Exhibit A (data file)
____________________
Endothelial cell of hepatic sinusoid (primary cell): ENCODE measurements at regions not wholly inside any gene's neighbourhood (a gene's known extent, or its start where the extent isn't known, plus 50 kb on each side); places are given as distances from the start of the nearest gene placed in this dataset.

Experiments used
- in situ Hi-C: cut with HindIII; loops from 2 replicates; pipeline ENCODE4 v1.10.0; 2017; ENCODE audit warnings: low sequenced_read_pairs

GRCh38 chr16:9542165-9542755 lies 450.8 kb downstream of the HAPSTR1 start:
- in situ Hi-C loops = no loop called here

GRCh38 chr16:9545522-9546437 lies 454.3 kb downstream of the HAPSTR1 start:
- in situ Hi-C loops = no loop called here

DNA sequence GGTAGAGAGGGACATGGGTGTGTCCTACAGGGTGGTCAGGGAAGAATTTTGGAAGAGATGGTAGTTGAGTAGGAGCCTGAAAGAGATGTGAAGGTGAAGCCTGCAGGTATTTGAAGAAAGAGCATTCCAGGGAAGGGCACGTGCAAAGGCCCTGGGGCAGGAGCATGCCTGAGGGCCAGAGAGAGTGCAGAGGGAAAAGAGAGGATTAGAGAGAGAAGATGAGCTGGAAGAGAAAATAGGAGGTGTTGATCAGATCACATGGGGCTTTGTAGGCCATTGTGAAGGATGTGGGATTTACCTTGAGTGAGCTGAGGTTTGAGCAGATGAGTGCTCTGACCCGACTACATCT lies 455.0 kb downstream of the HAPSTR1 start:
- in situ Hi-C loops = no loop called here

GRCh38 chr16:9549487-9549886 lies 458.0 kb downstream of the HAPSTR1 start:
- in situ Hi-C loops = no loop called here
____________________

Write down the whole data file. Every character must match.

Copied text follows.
Endothelial cell of hepatic sinusoid (primary cell): ENCODE measurements at regions not wholly inside any gene's neighbourhood (a gene's known extent, or its start where the extent isn't known, plus 50 kb on each side); places are given as distances from the start of the nearest gene placed in this dataset.

Experiments used
- in situ Hi-C: cut with HindIII; loops from 2 replicates; pipeline ENCODE4 v1.10.0; 2017; ENCODE audit warnings: low sequenced_read_pairs

GRCh38 chr16:9542165-9542755 lies 450.8 kb downstream of the HAPSTR1 start:
- in situ Hi-C loops = no loop called here

GRCh38 chr16:9545522-9546437 lies 454.3 kb downstream of the HAPSTR1 start:
- in situ Hi-C loops = no loop called here

DNA sequence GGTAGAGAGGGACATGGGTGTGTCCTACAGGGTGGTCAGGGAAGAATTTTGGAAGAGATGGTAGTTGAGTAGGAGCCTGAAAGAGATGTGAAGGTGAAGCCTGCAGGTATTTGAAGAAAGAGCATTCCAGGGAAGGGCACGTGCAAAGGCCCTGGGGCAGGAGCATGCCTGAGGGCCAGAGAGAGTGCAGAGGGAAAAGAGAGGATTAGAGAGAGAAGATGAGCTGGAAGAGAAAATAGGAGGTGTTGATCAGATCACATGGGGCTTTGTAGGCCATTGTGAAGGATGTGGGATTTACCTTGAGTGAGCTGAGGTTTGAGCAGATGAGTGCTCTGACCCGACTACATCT lies 455.0 kb downstream of the HAPSTR1 start:
- in situ Hi-C loops = no loop called here

GRCh38 chr16:9549487-9549886 lies 458.0 kb downstream of the HAPSTR1 start:
- in situ Hi-C loops = no loop called here